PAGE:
Business

Hundreds Protest Proposed Olive Tariffs in Spain

The tariffs on all types of olives are set to be discussed later this week and, if approved, come into force later this month.

Jul. 9, 2018
By Daniel Dawson

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Hun­dreds of olive farm­ers, oil pro­duc­ers and busi­ness rep­re­sen­ta­tives gath­ered in front of the United States con­sulate in Sevilla, Spain last Thurs­day to protest pro­posed Amer­i­can tar­iffs on Span­ish olives.

We reit­er­ate our absolute rejec­tion of the fix­a­tion of any type of tar­iff on table olives.- Rodrigo Sánchez Haro, Min­is­ter of Agri­cul­ture, Andalu­sia

The pro­tes­tors gath­ered to denounce the planned tar­iffs, call­ing them unjust” and abu­sive” as well as rais­ing con­cerns about their poten­tially dis­as­trous reper­cus­sions for the region’s exports and employ­ment.

The tar­iffs are set to be dis­cussed by the U.S. Inter­na­tional Trade Com­mis­sion (USITC) this week and, if the com­mis­sion decides to enact them, will come into force later this month. In 2017, Span­ish olive exports to the US totaled about $67 mil­lion.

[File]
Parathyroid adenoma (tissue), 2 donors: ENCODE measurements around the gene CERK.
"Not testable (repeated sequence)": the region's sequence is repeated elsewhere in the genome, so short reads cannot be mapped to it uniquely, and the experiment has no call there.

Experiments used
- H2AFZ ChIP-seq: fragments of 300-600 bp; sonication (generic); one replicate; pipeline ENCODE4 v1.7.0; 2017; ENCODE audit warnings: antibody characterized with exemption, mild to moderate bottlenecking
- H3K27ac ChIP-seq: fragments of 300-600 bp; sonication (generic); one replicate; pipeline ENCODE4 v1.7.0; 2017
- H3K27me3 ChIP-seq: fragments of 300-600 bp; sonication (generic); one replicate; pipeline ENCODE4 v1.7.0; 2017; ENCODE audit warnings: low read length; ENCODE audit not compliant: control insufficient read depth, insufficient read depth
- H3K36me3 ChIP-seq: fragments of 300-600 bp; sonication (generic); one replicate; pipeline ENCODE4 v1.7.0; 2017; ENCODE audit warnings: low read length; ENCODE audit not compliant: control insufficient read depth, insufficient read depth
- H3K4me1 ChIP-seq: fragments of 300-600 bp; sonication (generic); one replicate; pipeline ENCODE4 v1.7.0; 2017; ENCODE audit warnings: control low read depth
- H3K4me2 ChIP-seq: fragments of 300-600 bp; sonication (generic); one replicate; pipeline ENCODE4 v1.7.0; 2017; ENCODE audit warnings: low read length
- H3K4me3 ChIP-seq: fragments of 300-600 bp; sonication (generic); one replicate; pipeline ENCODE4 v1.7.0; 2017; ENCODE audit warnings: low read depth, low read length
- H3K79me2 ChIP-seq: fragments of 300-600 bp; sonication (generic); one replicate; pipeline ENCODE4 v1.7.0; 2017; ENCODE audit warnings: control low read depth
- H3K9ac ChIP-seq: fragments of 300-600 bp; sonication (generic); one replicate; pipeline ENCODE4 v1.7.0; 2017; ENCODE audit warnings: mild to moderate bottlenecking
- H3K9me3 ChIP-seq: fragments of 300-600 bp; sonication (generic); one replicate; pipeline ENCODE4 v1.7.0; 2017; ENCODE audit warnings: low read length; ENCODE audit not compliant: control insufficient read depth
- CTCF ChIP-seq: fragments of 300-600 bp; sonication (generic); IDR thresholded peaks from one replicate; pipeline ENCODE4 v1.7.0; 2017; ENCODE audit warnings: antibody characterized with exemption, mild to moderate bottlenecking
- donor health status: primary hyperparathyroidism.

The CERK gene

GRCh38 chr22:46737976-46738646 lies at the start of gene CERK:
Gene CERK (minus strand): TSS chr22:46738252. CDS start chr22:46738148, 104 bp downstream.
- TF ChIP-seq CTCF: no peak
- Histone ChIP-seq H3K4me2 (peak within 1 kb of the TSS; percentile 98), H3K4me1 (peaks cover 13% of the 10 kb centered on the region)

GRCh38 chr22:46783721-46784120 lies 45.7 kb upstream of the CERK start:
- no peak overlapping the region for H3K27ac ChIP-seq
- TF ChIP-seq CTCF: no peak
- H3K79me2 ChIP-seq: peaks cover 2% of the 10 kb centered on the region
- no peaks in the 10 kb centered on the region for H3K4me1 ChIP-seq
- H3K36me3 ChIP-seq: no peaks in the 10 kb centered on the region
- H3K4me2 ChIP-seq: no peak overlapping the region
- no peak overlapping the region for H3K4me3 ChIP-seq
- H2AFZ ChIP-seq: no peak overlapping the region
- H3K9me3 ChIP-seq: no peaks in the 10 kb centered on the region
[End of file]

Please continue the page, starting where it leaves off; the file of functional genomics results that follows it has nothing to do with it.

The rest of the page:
We are very dis­ap­pointed with the US Depart­ment of Commerce’s deci­sion to impose anti-sub­sidy and anti-dump­ing duties on Span­ish table olive imports, espe­cially since the prod­uct is very pop­u­lar amongst US con­sumers,” José María Castilla, a lob­by­ist for the national wing of the Asso­ci­a­tion of Young Farm­ers (ASAJA), said. It is unjus­ti­fied and dis­pro­por­tion­ate and it goes against our com­mon agri­cul­tural pol­icy.”

Miguel López, the Sec­re­tary-Gen­eral of COAG Andalu­sia, said that 8,000 jobs are directly at risk and two mil­lion more are indi­rectly at risk because of the pro­posed tar­iffs. Already, he said, Agro Sevilla has laid off some of their employ­ees.

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To drive the point home and put a human face on these lay­offs, López invited a young man, iden­ti­fied only as the son of Raquel, up onto the stage dur­ing the protest.

Because of the tar­iffs and after six years in the com­pany, they have left him unem­ployed and he has had to leave Andalu­sia to find work,” López said. He had a life project and every­thing has been bro­ken.”